Report contradicts family comments in mauling

This brown dog was trapped about three hours after a toddler was fatally mauled outside his Mount-Pleasant-area home. A resident of the home said he fed the dog, who came and went from the property.

Several men and women wailed in grief and prayer as they huddled around the youngest member of their large family.

Ja’Marr Tiller had been bitten repeatedly by an animal after relatives said the 2-year-old rose from his bed Sunday night and crept unnoticed into the backyard of his Mount-Pleasant-area home.

The group’s screams and cries were laced with anger. Paramedics pressed on the boy’s chest, futilely trying to revive him as he lay on a walkway to the front porch.

“All of the people in the crowd appeared distraught and angry,” a deputy wrote in a report detailing the attack’s aftermath. “(I) heard one state they had ‘told (the boy’s great-uncle) those dogs were going to hurt the children and had been chasing them in the yard.’?”

The supplemental incident report, taken Wednesday from a stack of public documents at the Charleston County Sheriff’s Office, contradicts what family members and neighbors have said publicly about the two dogs captured after the incident.

The female black Labrador-shepherd mixes previously were described as junkyard dogs that would wander onto the family’s property and eat food scraps. Relatives and area residents said the animals had never acted viciously toward people and often would cower or walk away if encountered.

Richard Seabrook Sr., Ja’Marr’s great-uncle, told deputies that he owns three dogs, two of which were kept in a fenced-in area near a mobile home adjacent to the house.

The third dog, a black one, was wandering around and threw up in the driveway. A deputy used crime-scene tape to cordon off the vomit as evidence.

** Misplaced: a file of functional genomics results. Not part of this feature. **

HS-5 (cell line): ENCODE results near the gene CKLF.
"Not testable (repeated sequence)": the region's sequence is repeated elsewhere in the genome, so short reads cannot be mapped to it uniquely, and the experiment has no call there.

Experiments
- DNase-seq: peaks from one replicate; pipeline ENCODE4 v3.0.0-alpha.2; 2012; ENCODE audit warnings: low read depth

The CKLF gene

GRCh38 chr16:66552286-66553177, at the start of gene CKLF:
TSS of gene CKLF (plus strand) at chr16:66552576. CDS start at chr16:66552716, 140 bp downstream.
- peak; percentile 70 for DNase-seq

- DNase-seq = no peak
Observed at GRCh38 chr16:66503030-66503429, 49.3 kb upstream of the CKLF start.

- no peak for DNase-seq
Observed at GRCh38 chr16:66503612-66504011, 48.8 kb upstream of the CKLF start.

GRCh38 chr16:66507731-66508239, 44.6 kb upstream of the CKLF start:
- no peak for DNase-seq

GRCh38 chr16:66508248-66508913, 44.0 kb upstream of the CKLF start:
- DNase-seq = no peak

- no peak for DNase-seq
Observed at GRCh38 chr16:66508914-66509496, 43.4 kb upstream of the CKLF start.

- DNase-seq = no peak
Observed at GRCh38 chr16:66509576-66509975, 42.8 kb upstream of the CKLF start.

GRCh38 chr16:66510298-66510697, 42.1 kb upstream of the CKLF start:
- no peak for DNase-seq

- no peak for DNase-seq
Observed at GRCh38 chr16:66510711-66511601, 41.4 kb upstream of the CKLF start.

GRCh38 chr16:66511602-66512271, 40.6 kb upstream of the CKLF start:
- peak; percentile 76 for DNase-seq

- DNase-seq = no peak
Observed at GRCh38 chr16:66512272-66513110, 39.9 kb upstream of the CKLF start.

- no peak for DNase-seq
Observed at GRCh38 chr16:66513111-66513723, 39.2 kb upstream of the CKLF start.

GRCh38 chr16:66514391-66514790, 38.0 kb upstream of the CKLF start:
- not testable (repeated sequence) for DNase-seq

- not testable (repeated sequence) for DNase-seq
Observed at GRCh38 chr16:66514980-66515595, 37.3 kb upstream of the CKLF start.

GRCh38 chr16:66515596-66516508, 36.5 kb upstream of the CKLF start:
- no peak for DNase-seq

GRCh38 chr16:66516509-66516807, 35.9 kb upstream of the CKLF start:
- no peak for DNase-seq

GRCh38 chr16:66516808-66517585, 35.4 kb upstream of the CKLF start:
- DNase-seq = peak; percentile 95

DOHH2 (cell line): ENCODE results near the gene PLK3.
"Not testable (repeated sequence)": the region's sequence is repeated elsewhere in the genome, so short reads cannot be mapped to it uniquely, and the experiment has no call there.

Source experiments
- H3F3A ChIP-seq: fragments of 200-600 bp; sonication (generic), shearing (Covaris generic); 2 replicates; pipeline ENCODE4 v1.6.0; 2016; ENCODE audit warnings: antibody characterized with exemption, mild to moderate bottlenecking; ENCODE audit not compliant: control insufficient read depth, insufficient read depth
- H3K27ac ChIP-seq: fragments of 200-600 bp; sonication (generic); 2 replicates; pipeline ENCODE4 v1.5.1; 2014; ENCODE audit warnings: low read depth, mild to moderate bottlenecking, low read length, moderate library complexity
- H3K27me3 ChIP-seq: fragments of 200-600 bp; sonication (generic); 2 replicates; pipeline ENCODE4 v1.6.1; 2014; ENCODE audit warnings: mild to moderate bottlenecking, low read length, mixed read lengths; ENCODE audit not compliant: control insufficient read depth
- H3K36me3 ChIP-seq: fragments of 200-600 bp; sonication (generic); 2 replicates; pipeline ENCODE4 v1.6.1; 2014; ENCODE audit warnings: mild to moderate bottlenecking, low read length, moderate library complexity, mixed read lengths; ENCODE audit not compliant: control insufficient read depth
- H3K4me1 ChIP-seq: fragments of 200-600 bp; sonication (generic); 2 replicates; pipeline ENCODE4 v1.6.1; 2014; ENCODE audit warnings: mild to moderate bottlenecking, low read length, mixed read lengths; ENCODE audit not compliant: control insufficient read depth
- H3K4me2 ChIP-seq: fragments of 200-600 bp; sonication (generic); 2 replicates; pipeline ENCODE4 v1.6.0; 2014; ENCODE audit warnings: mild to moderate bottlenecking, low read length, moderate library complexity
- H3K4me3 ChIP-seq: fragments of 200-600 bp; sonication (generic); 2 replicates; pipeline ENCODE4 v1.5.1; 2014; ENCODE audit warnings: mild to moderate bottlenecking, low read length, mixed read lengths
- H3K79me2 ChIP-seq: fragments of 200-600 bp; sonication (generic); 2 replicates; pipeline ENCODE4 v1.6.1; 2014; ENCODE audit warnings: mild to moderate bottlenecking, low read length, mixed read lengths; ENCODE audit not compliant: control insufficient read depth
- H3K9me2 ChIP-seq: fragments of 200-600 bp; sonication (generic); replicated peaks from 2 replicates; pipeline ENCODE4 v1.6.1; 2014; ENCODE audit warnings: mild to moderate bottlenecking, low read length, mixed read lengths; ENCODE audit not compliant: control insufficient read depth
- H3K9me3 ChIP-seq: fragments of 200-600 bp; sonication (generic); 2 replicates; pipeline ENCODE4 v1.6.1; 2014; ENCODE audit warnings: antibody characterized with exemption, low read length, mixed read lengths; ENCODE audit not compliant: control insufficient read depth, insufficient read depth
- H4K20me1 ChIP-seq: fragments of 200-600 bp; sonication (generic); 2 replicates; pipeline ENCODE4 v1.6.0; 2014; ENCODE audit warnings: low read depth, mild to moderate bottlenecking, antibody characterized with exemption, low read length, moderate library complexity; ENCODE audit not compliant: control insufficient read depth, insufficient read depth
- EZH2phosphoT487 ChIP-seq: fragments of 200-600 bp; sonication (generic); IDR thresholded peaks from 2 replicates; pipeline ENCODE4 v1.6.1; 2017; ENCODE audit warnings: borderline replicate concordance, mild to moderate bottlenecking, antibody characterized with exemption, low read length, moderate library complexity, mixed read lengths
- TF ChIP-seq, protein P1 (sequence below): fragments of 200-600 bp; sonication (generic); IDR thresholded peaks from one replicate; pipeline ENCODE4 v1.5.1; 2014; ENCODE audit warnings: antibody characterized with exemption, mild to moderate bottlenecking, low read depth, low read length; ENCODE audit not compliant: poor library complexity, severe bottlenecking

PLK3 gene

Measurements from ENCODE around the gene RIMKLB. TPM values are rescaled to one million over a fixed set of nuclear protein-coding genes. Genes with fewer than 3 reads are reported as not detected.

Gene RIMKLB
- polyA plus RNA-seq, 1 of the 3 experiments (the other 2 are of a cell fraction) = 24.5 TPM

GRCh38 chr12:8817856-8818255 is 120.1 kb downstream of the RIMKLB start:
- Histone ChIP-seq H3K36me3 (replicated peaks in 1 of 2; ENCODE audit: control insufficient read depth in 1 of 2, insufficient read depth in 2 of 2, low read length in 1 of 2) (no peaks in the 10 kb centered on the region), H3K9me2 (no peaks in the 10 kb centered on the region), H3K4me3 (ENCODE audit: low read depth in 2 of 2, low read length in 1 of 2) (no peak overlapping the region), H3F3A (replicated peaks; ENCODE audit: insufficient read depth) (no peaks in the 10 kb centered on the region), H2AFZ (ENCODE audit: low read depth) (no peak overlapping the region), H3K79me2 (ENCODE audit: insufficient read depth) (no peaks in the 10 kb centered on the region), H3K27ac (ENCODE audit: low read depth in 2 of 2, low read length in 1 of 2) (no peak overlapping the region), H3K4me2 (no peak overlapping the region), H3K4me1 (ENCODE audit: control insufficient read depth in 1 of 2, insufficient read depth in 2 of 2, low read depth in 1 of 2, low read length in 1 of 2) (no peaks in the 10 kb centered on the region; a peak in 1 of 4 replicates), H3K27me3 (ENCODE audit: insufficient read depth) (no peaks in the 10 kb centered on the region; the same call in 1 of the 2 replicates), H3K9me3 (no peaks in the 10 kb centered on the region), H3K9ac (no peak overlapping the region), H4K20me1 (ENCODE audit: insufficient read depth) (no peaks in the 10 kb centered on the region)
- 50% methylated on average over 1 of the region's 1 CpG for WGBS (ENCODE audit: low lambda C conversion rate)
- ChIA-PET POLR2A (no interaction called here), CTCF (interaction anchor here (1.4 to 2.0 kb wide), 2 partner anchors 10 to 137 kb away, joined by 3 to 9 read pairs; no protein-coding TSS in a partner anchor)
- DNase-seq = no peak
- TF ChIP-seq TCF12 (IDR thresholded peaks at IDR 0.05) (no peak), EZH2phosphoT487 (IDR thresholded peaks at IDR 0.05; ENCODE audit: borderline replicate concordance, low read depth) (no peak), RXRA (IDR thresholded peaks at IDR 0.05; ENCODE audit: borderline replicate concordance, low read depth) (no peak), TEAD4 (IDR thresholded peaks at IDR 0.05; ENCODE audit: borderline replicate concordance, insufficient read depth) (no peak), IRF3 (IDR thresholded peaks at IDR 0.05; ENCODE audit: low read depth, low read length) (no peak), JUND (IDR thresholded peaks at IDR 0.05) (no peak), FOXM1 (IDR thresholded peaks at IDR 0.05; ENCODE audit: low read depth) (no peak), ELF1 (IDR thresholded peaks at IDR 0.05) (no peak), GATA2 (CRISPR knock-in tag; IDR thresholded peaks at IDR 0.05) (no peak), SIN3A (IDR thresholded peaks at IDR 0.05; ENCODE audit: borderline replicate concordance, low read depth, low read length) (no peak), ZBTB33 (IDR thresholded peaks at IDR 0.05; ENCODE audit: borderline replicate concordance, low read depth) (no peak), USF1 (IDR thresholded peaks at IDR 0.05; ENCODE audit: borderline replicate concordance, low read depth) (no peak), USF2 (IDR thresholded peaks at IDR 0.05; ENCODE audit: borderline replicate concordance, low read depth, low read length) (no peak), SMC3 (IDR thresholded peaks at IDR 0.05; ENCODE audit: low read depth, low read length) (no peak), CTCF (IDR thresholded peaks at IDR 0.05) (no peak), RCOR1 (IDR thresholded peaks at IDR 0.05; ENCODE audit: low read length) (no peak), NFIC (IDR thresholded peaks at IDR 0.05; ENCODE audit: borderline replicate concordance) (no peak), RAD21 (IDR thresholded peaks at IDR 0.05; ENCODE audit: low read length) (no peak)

“(Seabrook) also stated another brown dog comes to visit, but (Seabrook) does not know who owns it,” the report said.

The dog that vomited was captured about two hours after the mauling, and the brown one was snagged in a baited trap a short time later.

While searching the backyard, which is littered with old cars, plastic pails and scrap metal, a deputy found a marijuana plant growing from the ground, according to the report.

Seabrook, who lives at the home with several other adults and children, is a felon. He was convicted in 1977 of assault and battery with intent to kill, according to the State Law Enforcement Division. He spent three years in prison.

Since then, he has two traffic arrests and one charge of possession of marijuana.

The boy’s uncle, 38-year-old Zalander Tiller, also has lived at the house, according to court documents. He is a felon with a long arrest record, including more than 20 cocaine, marijuana and crack charges, according to SLED.

Sheriff’s officials have not said whether they expect anyone to be arrested in connection with the animal attack.

Seabrook told investigators that he saw Ja’Marr inside the house about an hour before his bloody, naked body was found in the backyard. He thought the toddler was upstairs when the attack happened.

The boy’s mother, 21-year-old Deandra Tiller, had left to run errands. She discovered him lying in the yard when she returned just before 8:30 p.m.

Family members said they were unaware of the mother’s departure.

Sheriff’s investigators are trying to determine whether the two dogs they caught were involved with the killing or if another dog or a wild animal played a role. They have not discussed any evidence leading them to a particular culprit.

Coyotes, which resemble small shepherd dogs, are known to be prevalent throughout Mount Pleasant. Additionally, a feral dog has been spotted in the neighborhood, residents have said.

Coyotes feed on food scraps left outside homes and are known to prey on small dogs and cats. Attacks against people are rare, though most human victims tend to be less than 5 years old.

Cathy Tiller, the boy’s grandmother who was home at the time, echoed relatives’ earlier comments that none of the dogs ever showed aggression.

“We’ve never had an incident like this happen with dogs,” she said. “If there was a stray or a coyote running around, we should’ve been alerted about it before this happened, not after.”

Reach Andrew Knapp at 937-5414 or